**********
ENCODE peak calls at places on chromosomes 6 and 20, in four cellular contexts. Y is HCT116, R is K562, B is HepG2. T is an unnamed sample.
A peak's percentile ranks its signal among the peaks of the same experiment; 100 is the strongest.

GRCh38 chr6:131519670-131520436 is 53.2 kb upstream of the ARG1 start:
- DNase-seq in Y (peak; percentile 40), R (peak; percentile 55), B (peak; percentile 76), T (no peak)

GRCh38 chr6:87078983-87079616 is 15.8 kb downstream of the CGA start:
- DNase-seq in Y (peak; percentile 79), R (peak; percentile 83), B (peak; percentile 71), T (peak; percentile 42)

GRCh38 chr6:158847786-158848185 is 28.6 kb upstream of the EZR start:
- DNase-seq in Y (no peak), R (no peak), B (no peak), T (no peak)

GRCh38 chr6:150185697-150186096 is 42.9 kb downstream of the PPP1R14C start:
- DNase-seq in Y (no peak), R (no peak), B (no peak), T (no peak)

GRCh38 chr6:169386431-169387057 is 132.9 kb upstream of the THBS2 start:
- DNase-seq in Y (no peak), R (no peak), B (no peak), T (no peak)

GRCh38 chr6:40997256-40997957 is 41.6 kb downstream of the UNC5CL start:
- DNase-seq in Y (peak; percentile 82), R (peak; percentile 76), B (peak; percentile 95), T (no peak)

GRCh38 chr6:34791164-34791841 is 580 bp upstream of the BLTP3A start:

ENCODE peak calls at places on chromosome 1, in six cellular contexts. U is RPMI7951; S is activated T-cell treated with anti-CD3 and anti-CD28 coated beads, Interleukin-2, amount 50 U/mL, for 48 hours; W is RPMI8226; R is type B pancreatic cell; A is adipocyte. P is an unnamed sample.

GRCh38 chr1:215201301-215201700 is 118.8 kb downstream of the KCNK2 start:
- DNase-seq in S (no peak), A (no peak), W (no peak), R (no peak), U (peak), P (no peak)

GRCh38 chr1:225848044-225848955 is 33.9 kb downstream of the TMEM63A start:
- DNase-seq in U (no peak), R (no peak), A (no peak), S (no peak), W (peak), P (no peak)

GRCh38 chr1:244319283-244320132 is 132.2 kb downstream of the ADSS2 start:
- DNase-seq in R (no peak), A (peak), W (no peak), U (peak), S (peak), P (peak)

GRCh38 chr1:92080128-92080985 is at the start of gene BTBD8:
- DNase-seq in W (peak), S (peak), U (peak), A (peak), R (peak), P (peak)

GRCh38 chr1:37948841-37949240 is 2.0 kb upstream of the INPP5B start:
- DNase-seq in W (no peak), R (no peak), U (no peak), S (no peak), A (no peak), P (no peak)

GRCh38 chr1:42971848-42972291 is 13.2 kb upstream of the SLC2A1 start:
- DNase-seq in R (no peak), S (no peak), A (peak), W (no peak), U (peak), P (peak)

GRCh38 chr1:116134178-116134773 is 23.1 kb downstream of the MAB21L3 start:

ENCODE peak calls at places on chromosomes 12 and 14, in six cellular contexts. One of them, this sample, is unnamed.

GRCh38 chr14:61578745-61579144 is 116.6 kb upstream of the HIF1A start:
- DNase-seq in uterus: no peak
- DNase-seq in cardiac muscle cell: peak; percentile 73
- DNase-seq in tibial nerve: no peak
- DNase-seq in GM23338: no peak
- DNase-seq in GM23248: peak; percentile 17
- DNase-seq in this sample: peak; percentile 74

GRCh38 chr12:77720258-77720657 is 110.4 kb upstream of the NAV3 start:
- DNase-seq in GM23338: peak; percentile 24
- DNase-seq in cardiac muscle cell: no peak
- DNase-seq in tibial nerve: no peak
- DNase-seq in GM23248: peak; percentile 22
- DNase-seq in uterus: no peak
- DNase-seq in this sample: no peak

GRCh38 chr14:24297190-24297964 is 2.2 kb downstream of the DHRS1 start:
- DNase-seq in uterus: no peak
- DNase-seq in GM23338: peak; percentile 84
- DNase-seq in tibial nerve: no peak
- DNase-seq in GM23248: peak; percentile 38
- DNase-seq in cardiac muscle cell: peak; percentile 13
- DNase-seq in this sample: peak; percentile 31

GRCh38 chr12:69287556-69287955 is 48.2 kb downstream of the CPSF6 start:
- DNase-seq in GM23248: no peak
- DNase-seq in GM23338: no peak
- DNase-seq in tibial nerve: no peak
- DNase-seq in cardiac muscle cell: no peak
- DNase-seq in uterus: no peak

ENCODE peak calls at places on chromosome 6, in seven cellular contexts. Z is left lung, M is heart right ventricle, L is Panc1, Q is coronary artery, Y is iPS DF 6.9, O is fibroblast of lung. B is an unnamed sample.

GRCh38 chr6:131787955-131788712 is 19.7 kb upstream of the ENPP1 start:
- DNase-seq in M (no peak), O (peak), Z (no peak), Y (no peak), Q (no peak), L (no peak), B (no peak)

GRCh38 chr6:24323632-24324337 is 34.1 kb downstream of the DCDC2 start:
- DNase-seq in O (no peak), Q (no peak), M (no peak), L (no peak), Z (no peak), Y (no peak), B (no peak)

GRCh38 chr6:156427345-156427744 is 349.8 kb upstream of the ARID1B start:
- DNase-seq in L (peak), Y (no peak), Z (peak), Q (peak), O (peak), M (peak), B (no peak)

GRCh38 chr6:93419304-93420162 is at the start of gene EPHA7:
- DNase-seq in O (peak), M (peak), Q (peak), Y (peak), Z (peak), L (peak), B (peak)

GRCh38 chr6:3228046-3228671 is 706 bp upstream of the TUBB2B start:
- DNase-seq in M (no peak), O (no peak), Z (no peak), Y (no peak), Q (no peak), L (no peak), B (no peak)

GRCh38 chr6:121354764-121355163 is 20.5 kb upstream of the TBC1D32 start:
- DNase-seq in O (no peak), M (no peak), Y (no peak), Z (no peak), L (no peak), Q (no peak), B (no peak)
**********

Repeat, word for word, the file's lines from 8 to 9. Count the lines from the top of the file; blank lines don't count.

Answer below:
- DNase-seq in Y (no peak), R (no peak), B (no peak), T (no peak)

GRCh38 chr6:150185697-150186096 is 42.9 kb downstream of the PPP1R14C start: